Jolie is also a Goodwill Ambassador for the United Nations High Commissioner for Refugees (UNHCR). She helped push through the Unaccompanied Alien Child Protection Act and founded the National Center for Refugee and Immigrant Children, an organization that provides free legal aid to asylum-seeking children.

A two-time Academy Award® winner and seven-time nominee whose arrival in Hollywood helped usher in a new and revitalized approach to filmmaking, DUSTIN HOFFMAN (Shifu) continues to add singular performances to a career rich with characters that have obliterated the line previously dividing the archetypes of "character actor" and "leading man."

Hoffman caught the world's attention for his role as Benjamin Braddock in Mike Nichol's Academy Award®-nominated film, "The Graduate." Since then, he has been nominated for six more Academy Awards® for diverse films such as "Midnight Cowboy," "Lenny," "Tootsie" (a film he also produced through his company, Punch Productions), and "Wag the Dog." Hoffman won the Oscar® in 1979 for his role in "Kramer vs. Kramer" and again in 1988 for "Rain Man." In 1997, he was awarded the Golden Globe's esteemed Cecil B. DeMille Award.

Hoffman recently reprised his role as Bernie Focker in "Little Fockers" starring opposite Ben Stiller, Robert De Niro and Barbra Streisand. The film was released by Universal Pictures on December 22, 2010.

Currently in production on Michael Mann's horseracing drama, "Luck" for HBO, Hoffman plays Ace Bernstein, an intelligent, intuitive gambler who has just been released from prison. Bernstein teams with Gus Economou (Dennis Farina), his longtime chauffeur and muscle, to craft a complex plan involving the track.

"Barney's Version", a new independent feature film directed by Richard J. Lewis, has Dustin starring opposite Paul Giamatti as a retired cop and father whose son has led a reckless life, and becomes the "person of interest" in the mysterious disappearance of his friend. "Barney's Version" premiered at this year's Venice Film Festival and was released by Sony Pictures Classics.

Hoffman last starred in "Last Chance Harvey," a love story set in London, written and directed by Joel Hopkins, and co-starring Emma Thompson. He received a Golden Globe nomination for Best Performance by an Actor in a Motion Picture - Comedy or Musical category for his role.

Recently, Hoffman lent his voice to the box office hit, "Kung Fu Panda." The film was nominated for an Academy Award® for Animated Feature Film of the Year and Hoffman received the Annie Award for Voice Acting in an Animated Feature Production.

Hoffman's other film credits also include "The Tale of Despereaux," "Mr. Magorium's Wonder Emporium," "Stranger Than Fiction," "Perfume," "Meet the Fockers," "Finding Neverland," "I Heart Huckabee's," "The Lost City," "Racing Stripes," "Runaway Jury," "Little Big Man," "Straw Dogs," "Papillon," "All the President's Men," "Marathon Man," "Straight Time," "Agatha," "Ishtar," "Dick Tracy," "Billy Bathgate," "Mad City," "Hero," "Sleepers," "Sphere," "American Buffalo," "Hook" and "Outbreak."

On stage, Hoffman has had an equally impressive career. His first stage role was in the Sarah Lawrence College production of Gertrude Stein's "Yes Is for a Very Young Man." This performance led to several roles off-Broadway, such as "Journey of the Fifth Horse," for which he won the Obie, and "Eh?", for which he won the Drama Desk Award for Best Actor. His success on stage caught the attention of Mike Nichols, who cast him in "The Graduate." In 1969, Hoffman made his Broadway debut in Murray Schisgal's "Jimmy Shine." In 1974, Hoffman made his Broadway directorial debut with Schisgal's "All Over Town." In 1984, Hoffman garnered a Drama Desk Award for Best Actor for his portrayal of Willy Loman in the Broadway revival of "Death of a Salesman," which he also produced. In addition to starring in the Broadway production, a special presentation aired on television and Hoffman won the Emmy Award.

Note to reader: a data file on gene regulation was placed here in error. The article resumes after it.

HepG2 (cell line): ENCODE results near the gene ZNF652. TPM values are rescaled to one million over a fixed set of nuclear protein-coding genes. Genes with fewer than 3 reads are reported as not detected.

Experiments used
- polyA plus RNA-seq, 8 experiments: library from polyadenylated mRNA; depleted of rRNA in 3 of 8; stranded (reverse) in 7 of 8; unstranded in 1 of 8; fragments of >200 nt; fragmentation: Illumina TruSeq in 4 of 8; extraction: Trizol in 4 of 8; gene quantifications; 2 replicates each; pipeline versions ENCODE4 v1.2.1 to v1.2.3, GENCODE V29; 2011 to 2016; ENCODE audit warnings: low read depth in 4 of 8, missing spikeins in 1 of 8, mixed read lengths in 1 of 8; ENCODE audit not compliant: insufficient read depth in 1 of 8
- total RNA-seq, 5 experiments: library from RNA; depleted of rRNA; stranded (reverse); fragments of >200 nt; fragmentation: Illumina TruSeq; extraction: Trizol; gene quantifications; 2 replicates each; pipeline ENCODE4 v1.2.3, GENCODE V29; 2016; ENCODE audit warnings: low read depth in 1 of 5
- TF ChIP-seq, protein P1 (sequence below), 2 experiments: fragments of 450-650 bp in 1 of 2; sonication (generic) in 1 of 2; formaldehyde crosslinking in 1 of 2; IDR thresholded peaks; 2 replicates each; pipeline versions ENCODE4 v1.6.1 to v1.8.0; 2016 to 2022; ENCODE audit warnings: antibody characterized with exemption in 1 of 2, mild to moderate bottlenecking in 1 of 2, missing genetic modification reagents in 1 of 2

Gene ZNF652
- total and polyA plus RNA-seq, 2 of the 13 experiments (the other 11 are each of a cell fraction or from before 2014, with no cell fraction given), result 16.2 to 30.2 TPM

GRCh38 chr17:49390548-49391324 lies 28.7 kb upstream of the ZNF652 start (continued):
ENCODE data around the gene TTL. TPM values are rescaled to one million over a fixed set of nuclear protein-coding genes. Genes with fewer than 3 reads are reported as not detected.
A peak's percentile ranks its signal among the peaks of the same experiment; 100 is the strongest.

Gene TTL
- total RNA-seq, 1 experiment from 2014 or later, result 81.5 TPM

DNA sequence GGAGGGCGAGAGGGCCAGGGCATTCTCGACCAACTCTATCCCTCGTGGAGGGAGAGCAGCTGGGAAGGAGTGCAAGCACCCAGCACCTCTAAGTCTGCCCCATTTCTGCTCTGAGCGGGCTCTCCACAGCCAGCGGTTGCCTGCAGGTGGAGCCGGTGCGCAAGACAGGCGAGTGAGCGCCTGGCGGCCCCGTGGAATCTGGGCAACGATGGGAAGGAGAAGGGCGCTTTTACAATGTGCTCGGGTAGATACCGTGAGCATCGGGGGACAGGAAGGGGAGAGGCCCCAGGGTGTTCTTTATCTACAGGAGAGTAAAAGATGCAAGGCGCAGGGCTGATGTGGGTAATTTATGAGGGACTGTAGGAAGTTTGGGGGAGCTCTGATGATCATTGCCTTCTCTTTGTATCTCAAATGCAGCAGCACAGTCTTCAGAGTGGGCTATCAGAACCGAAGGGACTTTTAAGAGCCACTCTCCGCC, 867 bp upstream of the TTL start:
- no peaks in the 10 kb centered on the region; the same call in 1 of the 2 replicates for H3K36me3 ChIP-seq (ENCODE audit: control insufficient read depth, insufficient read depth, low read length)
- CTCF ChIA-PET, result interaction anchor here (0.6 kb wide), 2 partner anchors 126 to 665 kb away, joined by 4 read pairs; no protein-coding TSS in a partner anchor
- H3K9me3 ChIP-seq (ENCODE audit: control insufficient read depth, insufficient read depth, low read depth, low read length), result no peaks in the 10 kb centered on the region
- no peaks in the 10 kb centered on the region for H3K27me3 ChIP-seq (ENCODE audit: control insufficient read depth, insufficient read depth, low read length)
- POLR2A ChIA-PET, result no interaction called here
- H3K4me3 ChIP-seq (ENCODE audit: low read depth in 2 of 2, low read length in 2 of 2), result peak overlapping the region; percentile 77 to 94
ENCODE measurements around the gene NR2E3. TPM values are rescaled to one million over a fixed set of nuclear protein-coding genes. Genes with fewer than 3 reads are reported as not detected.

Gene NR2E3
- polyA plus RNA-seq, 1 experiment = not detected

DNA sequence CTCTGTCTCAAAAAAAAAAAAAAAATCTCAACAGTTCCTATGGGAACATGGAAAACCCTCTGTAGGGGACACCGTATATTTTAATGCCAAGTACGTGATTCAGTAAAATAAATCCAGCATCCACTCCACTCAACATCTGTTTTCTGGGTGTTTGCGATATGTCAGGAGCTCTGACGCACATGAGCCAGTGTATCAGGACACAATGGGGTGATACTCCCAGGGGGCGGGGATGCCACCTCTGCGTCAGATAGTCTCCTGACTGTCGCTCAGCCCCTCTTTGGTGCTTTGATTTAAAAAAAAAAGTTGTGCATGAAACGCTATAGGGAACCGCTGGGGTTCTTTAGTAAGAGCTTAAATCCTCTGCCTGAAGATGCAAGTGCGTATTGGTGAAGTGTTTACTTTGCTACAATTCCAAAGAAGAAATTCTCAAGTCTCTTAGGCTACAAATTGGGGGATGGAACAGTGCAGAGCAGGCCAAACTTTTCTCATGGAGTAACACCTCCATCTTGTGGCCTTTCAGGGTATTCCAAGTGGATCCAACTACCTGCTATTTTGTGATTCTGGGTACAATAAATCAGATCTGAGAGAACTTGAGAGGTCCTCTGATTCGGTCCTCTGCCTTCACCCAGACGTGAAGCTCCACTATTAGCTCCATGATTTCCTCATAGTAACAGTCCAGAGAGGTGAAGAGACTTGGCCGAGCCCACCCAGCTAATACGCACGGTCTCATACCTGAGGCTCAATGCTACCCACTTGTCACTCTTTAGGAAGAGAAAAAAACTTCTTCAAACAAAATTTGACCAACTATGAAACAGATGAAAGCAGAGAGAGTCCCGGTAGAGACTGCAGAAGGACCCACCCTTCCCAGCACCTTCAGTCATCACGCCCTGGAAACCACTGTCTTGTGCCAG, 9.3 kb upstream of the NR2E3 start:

Additionally, Hoffman received a Tony Award nomination for his role as Shylock in "The Merchant of Venice," which he reprised from his long run on the London stage.

As a producer, Hoffman produced Tony Goldwyn's feature film "A Walk on the Moon" starring Diane Lane, Viggo Mortensen, Liev Schreiber and Anna Paquin. He executive-produced "The Devil's Arithmetic," which won two Emmy Awards.

Hoffman was born in Los Angeles and attended Santa Monica Community College. He later studied at the Pasadena Playhouse before moving to New York to study with Lee Strasberg.

Hoffman serves as the chair of the Artistic Advisory Board for the Eli and Edythe Broad Stage Theater, which opened on September 20, 2008. This intimate 499-seat state-of-the-art theater provides a much-needed performance facility for Santa Monica College and the surrounding community.

Hoffman was recently awarded the Honorary Cesar Medal at the 2009 Cesar Awards.

JACKIE CHAN (Monkey) is an actor, action choreographer, filmmaker, comedian, producer, martial artist, screenwriter, entrepreneur, singer and stunt performer. Originally from Hong Kong, he is known for his acrobatic fighting style, comic timing, use of improvised weapons and innovative stunts. Jackie Chan has been acting since the 1970s and has appeared in over 100 films.

In 1960, his father immigrated to Australia, to work as head cook for the American embassy, and Chan was sent to the China Drama Academy, a Peking Opera School. There, Chan trained rigorously for the next decade, excelling in martial arts and acrobatics.